• Opportunity to invest in this terrific business presented itself while the stock was under pressure as the result of a temporary spike in their primary raw material, butadiene, as well as from growing pains after digesting a large, transformational acquisition completed in 2016
  • Kraton is what I refer to as a public LBO that offers three likely paths towards value realization (company with a small market cap relative to its total EV, ~<25%, that by the nature of its business generates a predictable stream of FCF with low capital intensity)
    • As the company de-levers via FCF generation, there will be a transfer of EV from debt to equity holders
    • As company de-levers, it is reasonable to assume that the EV should grow as business risk diminishes
  • In January 2016, closed on the acquisition of Arizona Chemicals for $1.4Bn, doubling the size of the business
  • As crude prices began to rise in early 2016, greater drilling activity ensued and rig counts rose, which in turn spurned more demand for TOFA (Tall Oil Fatty Acids) and TOFA derivatives. Increased demand for TOFA combined with a more rational competitive landscape that resulted from industry consolidation has provided an improving fundamental backdrop for the acquired Arizona business
  • In addition to the economic tailwinds the company should enjoy as a result of the expanding US economy, management has articulated and delivered on a cost savings plan that is expected to cut up to 10% off the organizations cost structure in the coming 12 months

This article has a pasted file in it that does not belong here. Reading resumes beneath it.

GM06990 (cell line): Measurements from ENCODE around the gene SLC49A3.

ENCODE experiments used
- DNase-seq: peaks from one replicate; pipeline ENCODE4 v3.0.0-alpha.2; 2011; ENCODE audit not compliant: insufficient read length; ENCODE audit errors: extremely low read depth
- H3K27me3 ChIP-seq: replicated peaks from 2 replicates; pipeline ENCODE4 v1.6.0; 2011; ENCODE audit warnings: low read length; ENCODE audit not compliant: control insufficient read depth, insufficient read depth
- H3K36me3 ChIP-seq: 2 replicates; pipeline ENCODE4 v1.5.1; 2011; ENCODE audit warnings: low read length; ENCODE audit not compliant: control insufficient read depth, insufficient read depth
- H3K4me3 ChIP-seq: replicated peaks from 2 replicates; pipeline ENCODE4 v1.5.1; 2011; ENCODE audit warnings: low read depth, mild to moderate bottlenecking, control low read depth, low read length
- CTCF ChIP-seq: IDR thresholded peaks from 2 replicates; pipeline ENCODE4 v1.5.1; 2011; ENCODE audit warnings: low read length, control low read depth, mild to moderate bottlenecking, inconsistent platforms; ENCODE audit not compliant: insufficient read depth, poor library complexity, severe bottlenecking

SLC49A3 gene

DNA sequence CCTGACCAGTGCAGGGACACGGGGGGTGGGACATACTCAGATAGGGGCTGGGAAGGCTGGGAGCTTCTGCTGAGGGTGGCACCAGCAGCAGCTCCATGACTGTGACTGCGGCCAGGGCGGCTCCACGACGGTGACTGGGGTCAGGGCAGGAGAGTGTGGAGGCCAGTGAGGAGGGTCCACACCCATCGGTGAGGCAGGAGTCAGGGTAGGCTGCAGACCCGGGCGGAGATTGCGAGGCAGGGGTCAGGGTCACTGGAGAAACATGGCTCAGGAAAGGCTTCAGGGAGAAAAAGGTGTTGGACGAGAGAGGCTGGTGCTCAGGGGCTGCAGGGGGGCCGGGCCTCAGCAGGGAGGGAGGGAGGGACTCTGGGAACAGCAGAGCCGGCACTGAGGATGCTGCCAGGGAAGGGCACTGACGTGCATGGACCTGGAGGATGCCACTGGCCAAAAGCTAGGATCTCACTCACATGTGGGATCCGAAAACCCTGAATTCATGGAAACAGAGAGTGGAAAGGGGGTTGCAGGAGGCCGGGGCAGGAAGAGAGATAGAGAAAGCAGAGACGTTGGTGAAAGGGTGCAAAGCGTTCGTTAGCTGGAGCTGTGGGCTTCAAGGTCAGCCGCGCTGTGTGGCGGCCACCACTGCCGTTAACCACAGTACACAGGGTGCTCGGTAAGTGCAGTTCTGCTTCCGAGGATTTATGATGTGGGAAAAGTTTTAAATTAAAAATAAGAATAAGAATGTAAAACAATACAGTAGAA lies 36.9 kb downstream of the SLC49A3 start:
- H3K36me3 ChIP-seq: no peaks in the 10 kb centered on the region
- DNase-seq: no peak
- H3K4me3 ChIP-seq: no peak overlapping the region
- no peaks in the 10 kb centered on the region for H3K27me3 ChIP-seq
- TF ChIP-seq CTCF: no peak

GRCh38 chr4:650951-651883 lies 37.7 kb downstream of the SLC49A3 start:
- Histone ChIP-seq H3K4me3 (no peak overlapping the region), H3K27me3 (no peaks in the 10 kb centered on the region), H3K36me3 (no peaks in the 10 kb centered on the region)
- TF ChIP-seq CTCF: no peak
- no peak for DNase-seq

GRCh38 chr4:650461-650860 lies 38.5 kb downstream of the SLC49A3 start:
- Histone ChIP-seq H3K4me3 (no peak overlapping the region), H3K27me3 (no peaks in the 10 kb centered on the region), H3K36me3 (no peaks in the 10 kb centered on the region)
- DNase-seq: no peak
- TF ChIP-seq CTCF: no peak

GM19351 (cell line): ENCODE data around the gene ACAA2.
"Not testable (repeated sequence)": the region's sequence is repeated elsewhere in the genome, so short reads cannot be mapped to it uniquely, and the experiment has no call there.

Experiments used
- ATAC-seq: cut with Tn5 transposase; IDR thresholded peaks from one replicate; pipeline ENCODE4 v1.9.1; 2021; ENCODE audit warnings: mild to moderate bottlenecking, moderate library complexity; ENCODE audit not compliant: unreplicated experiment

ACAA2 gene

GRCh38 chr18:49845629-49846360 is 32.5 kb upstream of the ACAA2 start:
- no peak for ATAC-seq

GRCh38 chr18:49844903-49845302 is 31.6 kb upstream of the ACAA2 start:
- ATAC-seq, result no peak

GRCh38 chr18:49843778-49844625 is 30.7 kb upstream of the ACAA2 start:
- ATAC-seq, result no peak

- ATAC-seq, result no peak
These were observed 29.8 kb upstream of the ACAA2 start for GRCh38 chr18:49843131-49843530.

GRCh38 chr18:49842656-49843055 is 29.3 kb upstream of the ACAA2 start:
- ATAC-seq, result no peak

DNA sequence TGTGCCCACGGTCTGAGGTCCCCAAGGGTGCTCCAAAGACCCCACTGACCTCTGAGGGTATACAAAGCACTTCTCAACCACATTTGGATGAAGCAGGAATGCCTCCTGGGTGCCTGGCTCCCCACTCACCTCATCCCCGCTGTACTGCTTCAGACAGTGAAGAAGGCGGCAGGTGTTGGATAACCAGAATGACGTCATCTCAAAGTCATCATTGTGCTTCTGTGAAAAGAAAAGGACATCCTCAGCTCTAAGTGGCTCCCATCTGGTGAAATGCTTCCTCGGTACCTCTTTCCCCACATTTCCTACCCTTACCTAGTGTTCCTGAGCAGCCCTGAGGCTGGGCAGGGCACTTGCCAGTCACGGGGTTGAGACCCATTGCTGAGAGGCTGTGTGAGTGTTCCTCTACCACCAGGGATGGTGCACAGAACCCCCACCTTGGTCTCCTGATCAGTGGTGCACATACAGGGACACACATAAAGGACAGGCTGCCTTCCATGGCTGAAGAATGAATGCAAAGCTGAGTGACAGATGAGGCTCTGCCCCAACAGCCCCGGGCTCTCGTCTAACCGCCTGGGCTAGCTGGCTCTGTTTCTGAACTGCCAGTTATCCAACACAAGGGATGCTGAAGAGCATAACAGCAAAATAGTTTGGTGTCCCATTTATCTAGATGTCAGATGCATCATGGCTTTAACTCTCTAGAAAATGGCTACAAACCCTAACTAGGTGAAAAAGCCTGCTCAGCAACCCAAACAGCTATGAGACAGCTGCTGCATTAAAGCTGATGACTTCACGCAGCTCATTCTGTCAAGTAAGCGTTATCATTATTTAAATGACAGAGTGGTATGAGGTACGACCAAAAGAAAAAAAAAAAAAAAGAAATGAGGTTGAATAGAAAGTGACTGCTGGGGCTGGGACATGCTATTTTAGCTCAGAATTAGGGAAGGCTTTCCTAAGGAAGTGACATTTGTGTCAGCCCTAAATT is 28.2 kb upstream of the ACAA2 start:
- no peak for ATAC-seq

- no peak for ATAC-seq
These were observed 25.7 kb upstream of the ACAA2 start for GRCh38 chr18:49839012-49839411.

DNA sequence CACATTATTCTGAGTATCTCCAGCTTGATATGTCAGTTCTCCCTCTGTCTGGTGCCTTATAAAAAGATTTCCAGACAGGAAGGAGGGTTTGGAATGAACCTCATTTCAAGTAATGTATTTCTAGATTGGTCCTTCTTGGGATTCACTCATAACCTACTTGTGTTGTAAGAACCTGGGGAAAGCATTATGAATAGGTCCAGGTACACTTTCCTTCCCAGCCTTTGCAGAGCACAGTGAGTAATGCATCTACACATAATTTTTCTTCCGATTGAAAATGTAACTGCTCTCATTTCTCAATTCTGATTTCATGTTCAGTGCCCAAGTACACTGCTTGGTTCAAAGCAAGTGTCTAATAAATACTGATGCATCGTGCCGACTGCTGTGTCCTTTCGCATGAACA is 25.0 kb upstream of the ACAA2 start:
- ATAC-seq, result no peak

• CEO Kevin Fogarty now owns 1 million shares of restricted stock
  • Kraton should generate $350 million of EBITDA in 2017 and there is a credible path towards $500 million of EBITDA in 2019 as raw material costs mean-revert and company realizes the benefits of merger synergies. Even using a discounted 9x multiple and factoring in the de-leveraging that will take place over the next 2 years, believe that KRA offers greater than 100% total return potential to our $100 base case scenario

Archrock Partners

  • MLP and the largest player in the fragmented natural gas compression business. APLP’s compression fleet has 3x more horsepower than the next competitor, offering size, scale, and customer and geographic diversification that other competitors can’t match. Company offers gas compression services including gas lift and re-injection, processing, turbine fuel boosting, and carbon dioxide compression. In addition, also provides used equipment and aftermarket services
  • As energy prices plummeted in 2014 and 2015, oil and gas production and rig counts followed, causing devastation throughout the oil and gas industry
  • While APLP’s revenue model isn’t directly linked to commodity prices in the way a producer would be, APLP was not immune from the price declines either
  • Resulting decline in energy production caused the company to play defense by halving its distribution to a level that would allow meaningful de-leveraging to occur. Based on this defensive payout, company enjoys distribution coverage >2x distributable cash flow
  • Over the long-term, demand for compression services are directly linked to natural gas production growth – not energy prices
  • Management has discussed increasing distributions once there is a clear line of site to 4x leverage. We believe that by 1Q18, company will increase quarterly distribution to a sustainable 1.5x coverage ratio. This would imply a $0.40/unit quarterly distribution and assuming 8% yield, would yield a unit price of $20 (total return of >50% and a nice, tax-deferred 8.3% payout while we wait)